SECRECY NEWS
from the FAS Project on Government Secrecy
August 3, 2001

PENTAGON MODIFIES SECURITY CLEARANCE POLICY

In the future the Department of Defense will withhold security clearances from any Pentagon employee or contractor who has ever been convicted of a crime and sentenced to a year in jail; who illegally uses controlled substances; who is mentally incompetent; or who has been dishonorably discharged from the military.

Any person who currently holds a clearance and falls into one of the affected categories will have the clearance revoked the next time a periodic reinvestigation of his case is conducted.

The new policy was driven by an amendment sponsored by Senator Bob Smith and adopted as part of last year's Defense Authorization Act. Implementation of the new policy was described this week by the Defense Security Service in a notice posted here:

Proponents of the change said it was necessary because the Defense Department's personnel security program is a shambles, in which security clearances are inappropriately granted to unreliable individuals and backlogs of cases awaiting investigation or reinvestigation have escalated out of control.

But critics argue that the Smith Amendment eliminates the flexibility required for a sound security program (although there is a narrow provision for waiver in certain cases).

The critics further point out that because the new policy applies only to the Defense Department, it creates new inconsistencies between the personnel security programs of DoD and other agencies. This undermines the strenuous efforts of the past decade to promote "reciprocity" -- i.e. mutual recognition of the other's security clearances -- among national security agencies.

Finally, some have suggested that the new policy creates a new security vulnerability because it places an unknown number of currently cleared individuals at imminent risk of losing their clearances and their jobs. This could provide an occasion for blackmail or coercion if a currently cleared individual were to attempt to conceal an old dishonorable discharge, for example. Or it could create an entire class of disgruntled personnel, while leaving them in place for perhaps several years until their next periodic reinvestigation.

The new DoD policy requires revisions to the government-wide "Adjudicative Guidelines for Determining Eligibility for Access to Classified Information." The text of the existing guidelines (not including the new DoD-specific modifications) may be found here:

These security clearance guidelines recently became the subject of national news in connection with the alleged misconduct by Rep. Gary Condit and his access to intelligence secrets as a member of the House Permanent Select Committee on Intelligence.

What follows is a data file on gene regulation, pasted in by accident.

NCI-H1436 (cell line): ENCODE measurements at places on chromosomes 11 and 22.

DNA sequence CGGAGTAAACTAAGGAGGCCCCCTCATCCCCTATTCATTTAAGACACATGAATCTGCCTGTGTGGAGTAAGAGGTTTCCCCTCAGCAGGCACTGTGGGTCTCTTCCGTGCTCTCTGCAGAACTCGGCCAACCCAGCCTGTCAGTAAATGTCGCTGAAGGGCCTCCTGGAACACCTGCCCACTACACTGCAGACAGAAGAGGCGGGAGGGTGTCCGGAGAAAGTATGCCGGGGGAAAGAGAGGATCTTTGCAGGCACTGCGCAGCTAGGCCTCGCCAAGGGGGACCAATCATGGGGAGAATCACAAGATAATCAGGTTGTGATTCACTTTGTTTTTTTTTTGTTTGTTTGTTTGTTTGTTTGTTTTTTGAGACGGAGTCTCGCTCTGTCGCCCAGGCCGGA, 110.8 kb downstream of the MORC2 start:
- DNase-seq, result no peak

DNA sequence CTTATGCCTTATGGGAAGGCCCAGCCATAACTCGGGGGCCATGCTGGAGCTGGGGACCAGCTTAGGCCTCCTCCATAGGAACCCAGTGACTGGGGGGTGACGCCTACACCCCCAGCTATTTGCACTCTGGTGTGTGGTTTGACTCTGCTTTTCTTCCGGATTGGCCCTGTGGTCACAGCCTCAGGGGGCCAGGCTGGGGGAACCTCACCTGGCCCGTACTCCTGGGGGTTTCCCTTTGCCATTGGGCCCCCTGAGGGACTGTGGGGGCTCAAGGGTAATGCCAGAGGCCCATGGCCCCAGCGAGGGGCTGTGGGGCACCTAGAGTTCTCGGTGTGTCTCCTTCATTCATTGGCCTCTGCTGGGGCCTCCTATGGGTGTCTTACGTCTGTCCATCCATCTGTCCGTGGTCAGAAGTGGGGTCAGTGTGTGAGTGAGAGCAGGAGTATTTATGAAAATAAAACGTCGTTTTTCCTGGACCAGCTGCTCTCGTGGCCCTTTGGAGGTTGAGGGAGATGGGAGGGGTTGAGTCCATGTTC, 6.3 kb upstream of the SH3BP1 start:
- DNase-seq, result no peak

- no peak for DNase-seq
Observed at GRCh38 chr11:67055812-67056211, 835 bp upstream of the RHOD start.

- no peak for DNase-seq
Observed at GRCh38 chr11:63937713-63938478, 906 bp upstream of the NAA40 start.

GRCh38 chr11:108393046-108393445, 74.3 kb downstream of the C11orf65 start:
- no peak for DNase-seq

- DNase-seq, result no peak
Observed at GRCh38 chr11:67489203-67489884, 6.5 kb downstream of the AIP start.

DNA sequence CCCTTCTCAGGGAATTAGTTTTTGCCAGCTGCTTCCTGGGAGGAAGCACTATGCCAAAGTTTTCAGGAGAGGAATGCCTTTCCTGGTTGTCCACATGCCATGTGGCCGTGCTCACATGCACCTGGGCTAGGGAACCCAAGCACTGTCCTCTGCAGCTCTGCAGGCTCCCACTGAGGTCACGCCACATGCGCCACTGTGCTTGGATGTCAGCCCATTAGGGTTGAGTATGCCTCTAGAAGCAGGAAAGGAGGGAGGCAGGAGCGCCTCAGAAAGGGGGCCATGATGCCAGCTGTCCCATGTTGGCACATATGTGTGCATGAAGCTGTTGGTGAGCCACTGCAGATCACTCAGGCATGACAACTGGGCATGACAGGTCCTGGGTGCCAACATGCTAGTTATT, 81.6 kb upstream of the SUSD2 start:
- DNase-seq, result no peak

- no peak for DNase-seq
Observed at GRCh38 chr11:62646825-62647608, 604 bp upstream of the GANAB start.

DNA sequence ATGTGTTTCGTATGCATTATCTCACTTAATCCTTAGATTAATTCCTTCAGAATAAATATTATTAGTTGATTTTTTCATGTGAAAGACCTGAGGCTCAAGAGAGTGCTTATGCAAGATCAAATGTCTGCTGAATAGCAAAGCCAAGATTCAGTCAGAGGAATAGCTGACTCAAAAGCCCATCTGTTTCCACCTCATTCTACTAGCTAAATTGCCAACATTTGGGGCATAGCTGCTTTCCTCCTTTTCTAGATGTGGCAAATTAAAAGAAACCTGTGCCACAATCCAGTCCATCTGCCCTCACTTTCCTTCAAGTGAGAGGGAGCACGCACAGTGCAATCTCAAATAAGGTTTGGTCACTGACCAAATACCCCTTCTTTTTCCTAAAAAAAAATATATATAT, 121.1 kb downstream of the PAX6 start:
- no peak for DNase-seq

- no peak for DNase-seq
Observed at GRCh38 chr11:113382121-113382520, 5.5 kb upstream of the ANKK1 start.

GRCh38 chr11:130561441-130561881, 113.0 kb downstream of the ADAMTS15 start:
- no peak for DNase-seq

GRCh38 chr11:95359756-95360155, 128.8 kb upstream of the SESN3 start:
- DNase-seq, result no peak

See "Private Life and Security Concerns Collide" by Michael Doyle in the July 13 Modesto Bee here:

But in fact the guidelines have no bearing on a Congressman's access to classified information. That is because Members of Congress are "cleared" not by any executive branch agency but by the voters who elect them to office.


HOUSE BLOCKS CUTS IN NUCLEAR ARSENAL

The House Armed Services Committee on Wednesday blocked a measure that would have permitted unilateral reductions in the U.S. nuclear arsenal. The Bush Administration has indicated that it favors such reductions as part of its efforts to promote a new strategic framework.

In 1997, Congress adopted legislation that prohibited any such reductions until the START II Treaty entered into force. This was generally understood to be a congressional attempt to restrict the Clinton Administration's freedom of action in this area.

The House Armed Services Committee rejected the proposal to repeal the 1997 law by a vote of 31-22.

However, the Committee voted to permit the elimination of 50 Peacekeeper missiles, as reported in the Washington Post on August 2. Each Peacekeeper carries 10 nuclear warheads.

On July 31, Sen. Jon Corzine introduced his own legislation on the Senate side to repeal the 1997 law. See his statement on the "Strategic Arms Flexibility Act of 2001" here:


REPORT ON SHOOTDOWN IN PERU

The State Department yesterday issued the first of several reports assessing the April 20 downing of a plane over Peru. The plane, suspected of illicit drug trafficking, was actually carrying American missionaries, two of whom died as a result.

The statement of Assistant Secretary of State Rand Beers at a press briefing yesterday may be found here:

The report of the joint investigation by the U.S. Government and the Government of Peru is available here:

A floor statement by Senator Charles Grassley yesterday urging the Department of Defense to prosecute the drug war with greater enthusiasm may be found here:

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Secrecy News is written by Steven Aftergood and published by the Federation of American Scientists.

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